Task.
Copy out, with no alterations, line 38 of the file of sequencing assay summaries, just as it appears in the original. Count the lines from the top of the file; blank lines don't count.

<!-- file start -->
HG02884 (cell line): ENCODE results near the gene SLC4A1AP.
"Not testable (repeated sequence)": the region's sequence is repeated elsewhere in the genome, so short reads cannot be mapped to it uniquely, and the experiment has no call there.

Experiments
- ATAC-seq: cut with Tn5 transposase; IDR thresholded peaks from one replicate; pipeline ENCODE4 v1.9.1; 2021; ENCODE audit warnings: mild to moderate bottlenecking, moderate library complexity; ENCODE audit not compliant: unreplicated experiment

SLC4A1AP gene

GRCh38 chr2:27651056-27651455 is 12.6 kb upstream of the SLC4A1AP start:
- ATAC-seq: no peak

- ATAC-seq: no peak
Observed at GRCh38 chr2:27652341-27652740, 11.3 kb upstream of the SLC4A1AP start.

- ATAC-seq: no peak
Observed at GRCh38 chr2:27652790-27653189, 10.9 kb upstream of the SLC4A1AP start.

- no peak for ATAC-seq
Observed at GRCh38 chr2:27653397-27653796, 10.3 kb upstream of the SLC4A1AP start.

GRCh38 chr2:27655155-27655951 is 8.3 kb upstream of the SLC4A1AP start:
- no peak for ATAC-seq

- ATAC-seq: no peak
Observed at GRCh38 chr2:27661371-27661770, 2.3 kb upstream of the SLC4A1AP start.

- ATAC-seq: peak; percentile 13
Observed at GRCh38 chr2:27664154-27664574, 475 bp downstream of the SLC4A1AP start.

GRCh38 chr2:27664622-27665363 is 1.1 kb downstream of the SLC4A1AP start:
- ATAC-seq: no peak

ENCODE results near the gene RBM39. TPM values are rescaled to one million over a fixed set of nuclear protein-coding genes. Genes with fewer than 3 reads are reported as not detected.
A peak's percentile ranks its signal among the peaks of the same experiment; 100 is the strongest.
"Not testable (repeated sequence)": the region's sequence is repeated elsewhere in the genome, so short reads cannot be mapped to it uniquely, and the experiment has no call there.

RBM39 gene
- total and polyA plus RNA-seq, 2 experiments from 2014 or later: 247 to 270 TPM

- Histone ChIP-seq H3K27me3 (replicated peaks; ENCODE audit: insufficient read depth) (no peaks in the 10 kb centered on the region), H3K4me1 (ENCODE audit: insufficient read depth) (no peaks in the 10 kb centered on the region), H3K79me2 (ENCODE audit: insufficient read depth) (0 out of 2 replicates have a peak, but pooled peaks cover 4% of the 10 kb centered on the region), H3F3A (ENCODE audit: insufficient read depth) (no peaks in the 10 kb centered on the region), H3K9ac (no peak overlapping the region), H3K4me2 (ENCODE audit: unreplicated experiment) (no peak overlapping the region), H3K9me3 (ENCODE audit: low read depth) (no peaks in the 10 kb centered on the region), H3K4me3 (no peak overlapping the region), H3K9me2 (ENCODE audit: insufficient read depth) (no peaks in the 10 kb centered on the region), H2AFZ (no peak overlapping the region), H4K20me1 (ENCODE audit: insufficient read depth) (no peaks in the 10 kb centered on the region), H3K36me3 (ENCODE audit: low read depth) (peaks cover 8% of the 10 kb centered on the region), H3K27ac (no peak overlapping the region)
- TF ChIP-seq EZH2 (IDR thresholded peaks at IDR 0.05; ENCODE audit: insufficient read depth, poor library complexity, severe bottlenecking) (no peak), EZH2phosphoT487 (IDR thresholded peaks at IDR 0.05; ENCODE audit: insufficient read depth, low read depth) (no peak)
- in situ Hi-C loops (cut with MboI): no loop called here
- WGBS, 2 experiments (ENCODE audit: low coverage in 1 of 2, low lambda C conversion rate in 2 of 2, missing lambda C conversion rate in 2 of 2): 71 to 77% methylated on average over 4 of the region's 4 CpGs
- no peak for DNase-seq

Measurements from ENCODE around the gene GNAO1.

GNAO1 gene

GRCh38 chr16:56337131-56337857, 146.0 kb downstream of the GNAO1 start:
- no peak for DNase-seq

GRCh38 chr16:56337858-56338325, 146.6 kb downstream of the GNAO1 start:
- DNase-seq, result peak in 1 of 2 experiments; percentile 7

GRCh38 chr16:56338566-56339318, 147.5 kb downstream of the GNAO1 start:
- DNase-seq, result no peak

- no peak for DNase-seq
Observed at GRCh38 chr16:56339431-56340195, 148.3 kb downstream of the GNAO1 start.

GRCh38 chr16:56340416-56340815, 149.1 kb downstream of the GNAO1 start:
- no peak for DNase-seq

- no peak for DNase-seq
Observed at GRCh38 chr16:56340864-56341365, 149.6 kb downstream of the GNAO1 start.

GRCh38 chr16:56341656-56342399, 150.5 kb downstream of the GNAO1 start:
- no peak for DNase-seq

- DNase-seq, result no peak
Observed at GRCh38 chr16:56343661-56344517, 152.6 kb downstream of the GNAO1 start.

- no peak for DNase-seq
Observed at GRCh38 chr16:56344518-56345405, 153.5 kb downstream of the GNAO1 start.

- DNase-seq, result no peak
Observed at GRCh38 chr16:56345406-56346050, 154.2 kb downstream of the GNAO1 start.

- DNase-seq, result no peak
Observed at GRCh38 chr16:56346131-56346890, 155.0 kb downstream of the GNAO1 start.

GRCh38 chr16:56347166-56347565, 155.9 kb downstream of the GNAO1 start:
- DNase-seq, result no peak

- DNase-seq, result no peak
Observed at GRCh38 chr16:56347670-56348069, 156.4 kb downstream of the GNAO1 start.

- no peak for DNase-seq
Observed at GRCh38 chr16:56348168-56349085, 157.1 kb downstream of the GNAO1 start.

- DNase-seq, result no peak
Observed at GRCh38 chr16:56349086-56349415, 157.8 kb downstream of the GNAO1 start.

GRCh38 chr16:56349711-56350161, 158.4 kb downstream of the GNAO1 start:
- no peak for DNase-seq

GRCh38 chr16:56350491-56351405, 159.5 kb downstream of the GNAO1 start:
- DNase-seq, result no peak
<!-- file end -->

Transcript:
GRCh38 chr16:56338566-56339318, 147.5 kb downstream of the GNAO1 start: